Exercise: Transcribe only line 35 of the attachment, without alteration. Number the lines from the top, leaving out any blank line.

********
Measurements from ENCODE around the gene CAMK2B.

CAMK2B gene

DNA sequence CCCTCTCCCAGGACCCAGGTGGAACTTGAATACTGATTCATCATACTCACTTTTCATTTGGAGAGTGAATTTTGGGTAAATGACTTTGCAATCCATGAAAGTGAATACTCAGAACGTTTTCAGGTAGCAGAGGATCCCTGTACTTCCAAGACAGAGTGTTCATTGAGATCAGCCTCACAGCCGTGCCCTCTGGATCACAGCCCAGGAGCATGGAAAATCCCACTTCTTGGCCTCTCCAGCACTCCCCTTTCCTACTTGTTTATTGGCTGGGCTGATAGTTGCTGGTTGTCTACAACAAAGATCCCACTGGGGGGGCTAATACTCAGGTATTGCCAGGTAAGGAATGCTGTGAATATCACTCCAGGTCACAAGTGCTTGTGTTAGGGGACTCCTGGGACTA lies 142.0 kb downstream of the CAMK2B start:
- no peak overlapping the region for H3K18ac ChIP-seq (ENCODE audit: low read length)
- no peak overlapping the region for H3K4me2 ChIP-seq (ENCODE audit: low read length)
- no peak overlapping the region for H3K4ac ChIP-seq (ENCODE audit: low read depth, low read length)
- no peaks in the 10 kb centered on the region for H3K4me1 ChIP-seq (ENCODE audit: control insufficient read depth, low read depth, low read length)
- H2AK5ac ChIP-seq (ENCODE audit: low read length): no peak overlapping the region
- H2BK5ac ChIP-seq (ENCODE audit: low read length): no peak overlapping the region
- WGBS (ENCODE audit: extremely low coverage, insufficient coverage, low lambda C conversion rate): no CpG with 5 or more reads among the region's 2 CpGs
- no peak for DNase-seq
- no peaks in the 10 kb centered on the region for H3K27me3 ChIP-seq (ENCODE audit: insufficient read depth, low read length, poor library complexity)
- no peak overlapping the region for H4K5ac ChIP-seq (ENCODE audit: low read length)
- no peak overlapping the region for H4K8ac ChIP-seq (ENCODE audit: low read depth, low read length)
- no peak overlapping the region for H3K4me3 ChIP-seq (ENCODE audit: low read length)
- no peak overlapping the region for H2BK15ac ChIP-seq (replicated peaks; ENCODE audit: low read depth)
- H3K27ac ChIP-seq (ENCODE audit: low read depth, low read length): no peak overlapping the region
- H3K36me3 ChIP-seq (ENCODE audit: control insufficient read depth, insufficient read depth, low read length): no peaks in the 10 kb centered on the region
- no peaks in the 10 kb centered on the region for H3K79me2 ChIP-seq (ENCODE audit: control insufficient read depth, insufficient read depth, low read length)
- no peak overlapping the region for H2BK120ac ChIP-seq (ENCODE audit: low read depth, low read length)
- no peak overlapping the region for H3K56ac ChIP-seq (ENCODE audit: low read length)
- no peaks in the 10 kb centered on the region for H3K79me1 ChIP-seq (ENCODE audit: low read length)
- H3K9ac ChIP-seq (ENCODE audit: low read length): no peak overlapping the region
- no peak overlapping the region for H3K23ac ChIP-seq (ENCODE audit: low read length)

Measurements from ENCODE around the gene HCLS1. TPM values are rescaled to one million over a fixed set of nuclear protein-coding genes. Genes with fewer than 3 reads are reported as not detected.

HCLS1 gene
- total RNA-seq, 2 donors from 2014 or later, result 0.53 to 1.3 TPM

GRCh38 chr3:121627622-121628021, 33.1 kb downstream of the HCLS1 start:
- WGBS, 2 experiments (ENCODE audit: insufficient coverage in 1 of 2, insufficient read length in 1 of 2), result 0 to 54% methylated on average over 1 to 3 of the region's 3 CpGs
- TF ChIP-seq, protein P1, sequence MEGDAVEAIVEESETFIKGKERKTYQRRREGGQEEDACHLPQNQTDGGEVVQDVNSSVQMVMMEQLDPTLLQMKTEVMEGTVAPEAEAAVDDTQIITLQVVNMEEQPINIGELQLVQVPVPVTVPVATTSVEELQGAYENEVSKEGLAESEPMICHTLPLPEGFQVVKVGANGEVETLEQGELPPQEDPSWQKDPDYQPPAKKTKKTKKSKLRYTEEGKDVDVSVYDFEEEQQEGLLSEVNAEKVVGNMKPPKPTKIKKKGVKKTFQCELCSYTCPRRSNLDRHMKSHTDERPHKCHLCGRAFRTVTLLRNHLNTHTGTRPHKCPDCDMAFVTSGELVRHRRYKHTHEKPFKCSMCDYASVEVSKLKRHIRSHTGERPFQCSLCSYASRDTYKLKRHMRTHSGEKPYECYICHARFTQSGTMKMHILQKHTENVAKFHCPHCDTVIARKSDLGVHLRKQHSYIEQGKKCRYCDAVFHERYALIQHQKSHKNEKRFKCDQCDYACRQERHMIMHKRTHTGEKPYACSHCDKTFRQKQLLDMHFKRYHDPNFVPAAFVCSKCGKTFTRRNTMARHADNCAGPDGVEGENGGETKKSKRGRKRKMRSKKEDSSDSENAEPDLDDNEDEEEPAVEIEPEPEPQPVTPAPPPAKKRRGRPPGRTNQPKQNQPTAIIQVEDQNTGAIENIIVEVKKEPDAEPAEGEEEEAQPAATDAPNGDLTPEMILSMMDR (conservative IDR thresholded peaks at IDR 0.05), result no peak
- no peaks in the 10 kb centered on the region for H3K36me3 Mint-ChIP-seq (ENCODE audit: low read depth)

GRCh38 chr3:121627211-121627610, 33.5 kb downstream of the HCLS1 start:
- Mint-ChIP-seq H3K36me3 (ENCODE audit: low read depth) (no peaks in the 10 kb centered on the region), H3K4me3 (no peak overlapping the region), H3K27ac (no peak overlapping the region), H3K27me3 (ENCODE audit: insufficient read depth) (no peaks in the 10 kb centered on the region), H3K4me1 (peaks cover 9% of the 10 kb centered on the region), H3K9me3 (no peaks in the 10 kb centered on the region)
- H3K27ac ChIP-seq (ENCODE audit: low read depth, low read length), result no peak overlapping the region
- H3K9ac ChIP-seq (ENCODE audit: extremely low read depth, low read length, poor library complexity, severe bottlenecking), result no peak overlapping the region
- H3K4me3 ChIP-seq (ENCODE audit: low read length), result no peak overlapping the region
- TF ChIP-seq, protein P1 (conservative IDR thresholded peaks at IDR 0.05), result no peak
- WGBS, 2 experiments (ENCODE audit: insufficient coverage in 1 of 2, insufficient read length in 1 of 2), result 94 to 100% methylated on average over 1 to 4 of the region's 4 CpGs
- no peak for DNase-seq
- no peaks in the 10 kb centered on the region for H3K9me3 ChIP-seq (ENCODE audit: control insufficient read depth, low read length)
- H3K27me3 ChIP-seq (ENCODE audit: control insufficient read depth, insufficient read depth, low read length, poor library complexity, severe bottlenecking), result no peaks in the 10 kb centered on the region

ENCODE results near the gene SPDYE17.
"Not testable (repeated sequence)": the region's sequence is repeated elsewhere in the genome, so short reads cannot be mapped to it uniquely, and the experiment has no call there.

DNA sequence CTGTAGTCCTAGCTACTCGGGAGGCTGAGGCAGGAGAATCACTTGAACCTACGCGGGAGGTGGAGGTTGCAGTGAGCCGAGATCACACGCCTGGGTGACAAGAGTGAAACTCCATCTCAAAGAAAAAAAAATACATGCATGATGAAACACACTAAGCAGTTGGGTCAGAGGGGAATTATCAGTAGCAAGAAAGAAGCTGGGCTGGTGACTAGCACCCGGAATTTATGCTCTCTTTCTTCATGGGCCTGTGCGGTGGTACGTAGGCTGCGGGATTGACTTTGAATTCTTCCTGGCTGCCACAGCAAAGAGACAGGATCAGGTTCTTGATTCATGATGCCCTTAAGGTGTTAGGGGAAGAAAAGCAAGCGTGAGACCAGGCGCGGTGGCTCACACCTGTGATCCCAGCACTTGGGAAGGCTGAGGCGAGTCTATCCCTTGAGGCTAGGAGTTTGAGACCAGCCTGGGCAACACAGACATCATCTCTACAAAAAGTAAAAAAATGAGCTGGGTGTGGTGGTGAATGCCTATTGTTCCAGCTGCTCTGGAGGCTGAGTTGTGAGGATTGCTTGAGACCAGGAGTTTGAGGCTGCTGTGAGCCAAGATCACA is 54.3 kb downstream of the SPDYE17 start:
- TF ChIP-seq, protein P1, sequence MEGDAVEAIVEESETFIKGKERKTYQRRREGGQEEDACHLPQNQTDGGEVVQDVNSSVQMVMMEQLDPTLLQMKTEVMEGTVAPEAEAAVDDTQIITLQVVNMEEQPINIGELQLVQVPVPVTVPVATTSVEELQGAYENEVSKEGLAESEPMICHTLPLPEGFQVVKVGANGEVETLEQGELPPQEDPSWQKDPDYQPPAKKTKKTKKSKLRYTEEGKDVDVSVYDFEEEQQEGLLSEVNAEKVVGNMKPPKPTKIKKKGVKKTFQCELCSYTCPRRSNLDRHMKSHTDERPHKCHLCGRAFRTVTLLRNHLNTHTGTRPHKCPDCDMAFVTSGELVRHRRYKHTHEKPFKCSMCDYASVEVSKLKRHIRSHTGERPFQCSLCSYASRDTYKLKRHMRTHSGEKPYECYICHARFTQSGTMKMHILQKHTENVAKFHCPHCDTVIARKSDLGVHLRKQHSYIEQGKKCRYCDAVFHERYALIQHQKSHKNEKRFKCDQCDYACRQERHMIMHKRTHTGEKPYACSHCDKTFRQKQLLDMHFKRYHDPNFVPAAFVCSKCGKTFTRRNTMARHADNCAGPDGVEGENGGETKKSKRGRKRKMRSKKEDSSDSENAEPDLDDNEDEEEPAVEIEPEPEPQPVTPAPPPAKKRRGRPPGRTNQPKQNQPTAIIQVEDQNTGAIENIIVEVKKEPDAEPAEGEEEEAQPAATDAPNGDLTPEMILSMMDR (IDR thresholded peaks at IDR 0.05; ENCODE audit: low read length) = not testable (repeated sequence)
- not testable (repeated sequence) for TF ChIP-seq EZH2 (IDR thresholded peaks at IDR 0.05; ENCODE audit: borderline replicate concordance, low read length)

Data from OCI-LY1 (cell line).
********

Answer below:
- H3K9ac ChIP-seq (ENCODE audit: extremely low read depth, low read length, poor library complexity, severe bottlenecking), result no peak overlapping the region